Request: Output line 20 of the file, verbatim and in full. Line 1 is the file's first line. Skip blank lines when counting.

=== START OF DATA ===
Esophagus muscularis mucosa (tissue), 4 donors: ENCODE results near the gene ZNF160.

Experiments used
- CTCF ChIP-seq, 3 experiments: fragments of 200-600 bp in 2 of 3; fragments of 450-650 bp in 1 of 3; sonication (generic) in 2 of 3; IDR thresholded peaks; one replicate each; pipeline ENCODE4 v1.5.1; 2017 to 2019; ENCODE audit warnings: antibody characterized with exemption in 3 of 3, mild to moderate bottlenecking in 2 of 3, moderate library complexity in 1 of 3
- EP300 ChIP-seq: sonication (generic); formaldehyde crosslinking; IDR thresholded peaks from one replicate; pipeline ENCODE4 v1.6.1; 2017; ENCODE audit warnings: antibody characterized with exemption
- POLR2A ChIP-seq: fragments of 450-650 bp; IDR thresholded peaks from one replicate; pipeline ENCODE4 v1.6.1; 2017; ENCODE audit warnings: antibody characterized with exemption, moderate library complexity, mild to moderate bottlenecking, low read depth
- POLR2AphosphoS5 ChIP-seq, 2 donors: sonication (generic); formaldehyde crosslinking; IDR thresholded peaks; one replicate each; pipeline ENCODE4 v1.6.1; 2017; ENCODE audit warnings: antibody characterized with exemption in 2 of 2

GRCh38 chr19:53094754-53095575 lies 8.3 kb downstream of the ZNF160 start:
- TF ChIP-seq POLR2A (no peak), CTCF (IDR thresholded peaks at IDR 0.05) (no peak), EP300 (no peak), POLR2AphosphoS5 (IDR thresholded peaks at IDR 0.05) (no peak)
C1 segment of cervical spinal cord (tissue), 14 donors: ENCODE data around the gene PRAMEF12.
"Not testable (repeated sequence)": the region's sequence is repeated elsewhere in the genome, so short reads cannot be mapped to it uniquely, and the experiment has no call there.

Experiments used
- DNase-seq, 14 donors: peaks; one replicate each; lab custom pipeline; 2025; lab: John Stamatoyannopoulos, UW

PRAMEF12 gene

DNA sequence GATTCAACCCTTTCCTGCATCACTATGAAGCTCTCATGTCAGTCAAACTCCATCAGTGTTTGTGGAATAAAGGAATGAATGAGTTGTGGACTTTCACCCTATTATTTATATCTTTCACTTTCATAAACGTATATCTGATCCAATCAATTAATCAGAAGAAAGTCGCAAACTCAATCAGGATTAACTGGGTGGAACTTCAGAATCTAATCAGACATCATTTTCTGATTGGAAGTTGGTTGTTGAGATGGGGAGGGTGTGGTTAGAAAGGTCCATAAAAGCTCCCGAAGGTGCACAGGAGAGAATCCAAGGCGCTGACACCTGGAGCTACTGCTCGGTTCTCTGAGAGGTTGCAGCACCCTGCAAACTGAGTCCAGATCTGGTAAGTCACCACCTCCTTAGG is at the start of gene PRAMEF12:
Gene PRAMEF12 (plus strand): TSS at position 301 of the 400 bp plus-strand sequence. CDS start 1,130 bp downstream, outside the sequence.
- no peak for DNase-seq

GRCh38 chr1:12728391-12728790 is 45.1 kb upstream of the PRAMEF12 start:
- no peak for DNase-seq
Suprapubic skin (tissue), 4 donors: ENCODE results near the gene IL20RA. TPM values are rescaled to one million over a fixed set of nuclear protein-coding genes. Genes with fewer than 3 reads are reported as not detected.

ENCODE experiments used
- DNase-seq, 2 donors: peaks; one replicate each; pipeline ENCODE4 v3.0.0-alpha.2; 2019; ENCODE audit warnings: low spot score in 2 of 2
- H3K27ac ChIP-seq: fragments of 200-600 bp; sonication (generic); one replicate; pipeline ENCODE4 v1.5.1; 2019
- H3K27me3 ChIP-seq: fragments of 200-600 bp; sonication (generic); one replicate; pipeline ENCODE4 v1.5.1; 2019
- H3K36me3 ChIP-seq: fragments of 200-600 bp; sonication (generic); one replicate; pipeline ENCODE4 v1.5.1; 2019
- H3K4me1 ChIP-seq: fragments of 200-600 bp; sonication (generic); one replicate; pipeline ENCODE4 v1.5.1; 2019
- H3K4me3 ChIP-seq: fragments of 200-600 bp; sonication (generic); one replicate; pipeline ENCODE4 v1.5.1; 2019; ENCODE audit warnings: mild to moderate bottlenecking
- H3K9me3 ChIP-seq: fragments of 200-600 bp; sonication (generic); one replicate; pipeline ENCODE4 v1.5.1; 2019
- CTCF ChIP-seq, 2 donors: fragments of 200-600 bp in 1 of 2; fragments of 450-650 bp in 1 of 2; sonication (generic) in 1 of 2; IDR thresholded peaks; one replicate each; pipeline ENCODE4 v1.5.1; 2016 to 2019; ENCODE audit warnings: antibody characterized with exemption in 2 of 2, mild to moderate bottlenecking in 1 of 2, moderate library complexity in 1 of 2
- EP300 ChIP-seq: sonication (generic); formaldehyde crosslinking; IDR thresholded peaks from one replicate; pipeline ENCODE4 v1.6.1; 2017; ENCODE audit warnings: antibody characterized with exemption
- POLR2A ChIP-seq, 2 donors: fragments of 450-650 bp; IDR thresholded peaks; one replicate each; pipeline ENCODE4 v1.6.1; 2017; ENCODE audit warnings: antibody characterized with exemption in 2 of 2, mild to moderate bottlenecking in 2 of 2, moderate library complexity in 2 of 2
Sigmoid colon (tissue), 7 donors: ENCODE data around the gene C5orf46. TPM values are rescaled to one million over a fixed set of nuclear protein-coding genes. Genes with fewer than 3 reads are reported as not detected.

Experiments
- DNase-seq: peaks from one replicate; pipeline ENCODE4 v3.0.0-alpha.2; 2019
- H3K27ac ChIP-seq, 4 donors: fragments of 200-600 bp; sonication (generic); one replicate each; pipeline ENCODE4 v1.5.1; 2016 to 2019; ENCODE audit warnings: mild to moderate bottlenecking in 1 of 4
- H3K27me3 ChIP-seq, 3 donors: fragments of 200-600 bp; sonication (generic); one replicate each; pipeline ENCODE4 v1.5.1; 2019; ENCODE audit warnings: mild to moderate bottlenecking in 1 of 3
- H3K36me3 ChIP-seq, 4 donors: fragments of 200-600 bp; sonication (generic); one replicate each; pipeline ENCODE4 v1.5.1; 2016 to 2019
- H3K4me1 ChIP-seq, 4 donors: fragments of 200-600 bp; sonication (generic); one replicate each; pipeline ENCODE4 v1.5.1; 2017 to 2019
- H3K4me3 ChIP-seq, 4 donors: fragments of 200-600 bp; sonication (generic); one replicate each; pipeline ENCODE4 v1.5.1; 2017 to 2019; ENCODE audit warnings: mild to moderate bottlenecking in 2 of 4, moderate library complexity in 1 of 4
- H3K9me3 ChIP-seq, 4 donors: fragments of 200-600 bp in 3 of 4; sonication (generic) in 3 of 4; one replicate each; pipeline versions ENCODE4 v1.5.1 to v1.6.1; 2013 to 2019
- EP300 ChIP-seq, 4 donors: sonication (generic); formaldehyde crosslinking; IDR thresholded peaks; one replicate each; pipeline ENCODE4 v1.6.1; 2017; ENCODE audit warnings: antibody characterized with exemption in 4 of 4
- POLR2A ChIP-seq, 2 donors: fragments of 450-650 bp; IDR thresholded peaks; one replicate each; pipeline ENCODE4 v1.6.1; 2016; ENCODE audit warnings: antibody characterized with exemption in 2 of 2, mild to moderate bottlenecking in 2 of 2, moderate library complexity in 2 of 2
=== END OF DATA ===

ENCODE experiments used